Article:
3. Heather Dougherty from Self-employed, October 11, 2012 at 3:07 p.m.

    This isn't the first time I've seen this reported and it likely won't be the last. What I find interesting — and mind you my agency experience is with small to medium sized agencies — is that, at least where I've worked, we WANT to partner with clients in exactly the ways they've identified in the survey results. However, more often than not, they are not willing (or able) to pay for the performance management (tracking, testing, reporting/analysis), have disparate systems that make evaluating true ROI impossible or are structured such that the marketing department can't affect the business changes we recommend to drive the ROI they're being held accountable for. Regarding performance-based compensation, it is a topic of discussion at our agency, actually. It's a matter of working out the details, though — after all, we're a business too and need to protect our own profitability.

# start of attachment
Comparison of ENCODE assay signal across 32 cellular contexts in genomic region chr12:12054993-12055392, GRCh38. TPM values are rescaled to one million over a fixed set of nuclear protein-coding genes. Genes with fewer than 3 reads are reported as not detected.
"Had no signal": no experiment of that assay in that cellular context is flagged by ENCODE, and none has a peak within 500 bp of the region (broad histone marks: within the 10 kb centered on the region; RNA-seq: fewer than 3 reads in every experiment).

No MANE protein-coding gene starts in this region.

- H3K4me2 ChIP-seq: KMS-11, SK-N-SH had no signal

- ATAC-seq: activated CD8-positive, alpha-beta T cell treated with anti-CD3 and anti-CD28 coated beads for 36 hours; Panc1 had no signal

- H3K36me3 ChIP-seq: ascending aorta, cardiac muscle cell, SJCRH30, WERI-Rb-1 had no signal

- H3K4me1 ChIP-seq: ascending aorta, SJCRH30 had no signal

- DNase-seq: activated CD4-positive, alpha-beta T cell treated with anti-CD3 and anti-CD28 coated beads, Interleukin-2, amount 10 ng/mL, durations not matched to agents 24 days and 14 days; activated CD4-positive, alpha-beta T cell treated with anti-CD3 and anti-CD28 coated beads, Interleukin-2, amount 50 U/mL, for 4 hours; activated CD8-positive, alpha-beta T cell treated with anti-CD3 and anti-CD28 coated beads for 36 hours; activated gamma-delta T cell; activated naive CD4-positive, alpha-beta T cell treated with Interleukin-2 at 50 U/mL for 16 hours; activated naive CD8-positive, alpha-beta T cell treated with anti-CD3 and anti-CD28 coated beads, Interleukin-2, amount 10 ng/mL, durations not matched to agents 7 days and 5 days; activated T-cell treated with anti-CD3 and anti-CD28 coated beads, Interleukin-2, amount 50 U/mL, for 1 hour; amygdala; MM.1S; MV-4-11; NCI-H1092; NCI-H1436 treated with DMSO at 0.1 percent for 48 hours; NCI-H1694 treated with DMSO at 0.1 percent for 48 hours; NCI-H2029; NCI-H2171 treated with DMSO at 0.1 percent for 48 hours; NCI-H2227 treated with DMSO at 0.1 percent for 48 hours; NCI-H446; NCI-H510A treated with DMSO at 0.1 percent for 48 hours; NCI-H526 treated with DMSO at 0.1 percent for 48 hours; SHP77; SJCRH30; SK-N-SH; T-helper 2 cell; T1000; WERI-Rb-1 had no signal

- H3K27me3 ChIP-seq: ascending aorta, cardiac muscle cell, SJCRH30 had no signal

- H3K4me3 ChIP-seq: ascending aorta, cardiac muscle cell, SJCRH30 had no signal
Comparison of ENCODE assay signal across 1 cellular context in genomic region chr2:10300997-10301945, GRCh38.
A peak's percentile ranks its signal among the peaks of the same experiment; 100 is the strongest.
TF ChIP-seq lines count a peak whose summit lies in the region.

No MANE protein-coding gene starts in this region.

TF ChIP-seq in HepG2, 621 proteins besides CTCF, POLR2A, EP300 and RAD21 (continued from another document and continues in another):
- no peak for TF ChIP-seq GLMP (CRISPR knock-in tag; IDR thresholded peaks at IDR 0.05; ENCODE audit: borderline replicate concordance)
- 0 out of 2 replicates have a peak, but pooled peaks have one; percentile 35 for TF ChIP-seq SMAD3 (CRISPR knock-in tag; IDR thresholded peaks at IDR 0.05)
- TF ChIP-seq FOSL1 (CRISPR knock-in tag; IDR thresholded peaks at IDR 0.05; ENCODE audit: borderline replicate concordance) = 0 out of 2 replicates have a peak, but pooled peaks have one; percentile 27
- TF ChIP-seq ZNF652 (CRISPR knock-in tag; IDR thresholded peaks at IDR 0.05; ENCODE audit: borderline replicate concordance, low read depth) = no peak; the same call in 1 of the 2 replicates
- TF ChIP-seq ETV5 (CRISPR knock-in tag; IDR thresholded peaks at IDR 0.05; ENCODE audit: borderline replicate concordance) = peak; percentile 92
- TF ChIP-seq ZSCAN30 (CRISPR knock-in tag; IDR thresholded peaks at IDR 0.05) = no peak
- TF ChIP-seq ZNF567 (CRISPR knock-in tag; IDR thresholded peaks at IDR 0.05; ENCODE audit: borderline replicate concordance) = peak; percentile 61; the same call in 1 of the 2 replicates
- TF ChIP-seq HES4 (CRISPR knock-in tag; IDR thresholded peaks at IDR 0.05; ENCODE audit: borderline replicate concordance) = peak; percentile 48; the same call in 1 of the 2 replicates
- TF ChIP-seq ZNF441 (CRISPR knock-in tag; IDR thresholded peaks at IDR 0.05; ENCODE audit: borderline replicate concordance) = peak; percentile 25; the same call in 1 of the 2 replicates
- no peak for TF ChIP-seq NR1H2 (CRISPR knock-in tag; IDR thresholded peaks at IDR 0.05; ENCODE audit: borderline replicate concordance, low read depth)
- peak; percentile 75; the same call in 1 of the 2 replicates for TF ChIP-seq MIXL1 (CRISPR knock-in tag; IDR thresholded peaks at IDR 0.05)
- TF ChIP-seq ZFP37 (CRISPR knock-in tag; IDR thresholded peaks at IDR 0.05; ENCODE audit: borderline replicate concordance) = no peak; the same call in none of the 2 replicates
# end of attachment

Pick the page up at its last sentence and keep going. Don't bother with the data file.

Please send us these dissatisfied clients who want nothing more than to empower their agency partner to truly help them impact their bottom line!

  4. Lyndon Williams from alittlebitwrong, October 11, 2012 at 4:44 p.m.

    I'm going to agree with Heather here. There are large gaping holes in this article, which should be filled with references and links to other articles that support the arguments of this particular piece of opinion. There is also some blatant common sense that is omitted. There are somethings which are unknowable. Period. Let us not pretend that we know everything, all the time. There is a great deal of hit and miss in most things in life, and that does not exclude advertising or brands. Some agencies strike a chord and they generate ROI through shifting boxes. Some brands have below par products and services, which no amount of advertising can save. I am not surprised in the slightest that agencies are expected to improve. Shareholders and owners of companies expect the same. I would daresay that a degree of agencies are "unhappy" with the blind ignorance and obstinance that some marketing teams approach their agencies with. Perhaps agencies should now factor in to all of their projects metrics, to cover themselves, however this will drive the price up in the short term. It is the same as buying a basic model of a car. If you want all the bells and whistles to upgrade, you're going to pay. So maybe the bar needs to be set higher with the bells and whistles included from the get go. We're going to need to test things out and adapt. Everybody always needs to improve to stay relevant and competitive. Not just agencies. Everybody.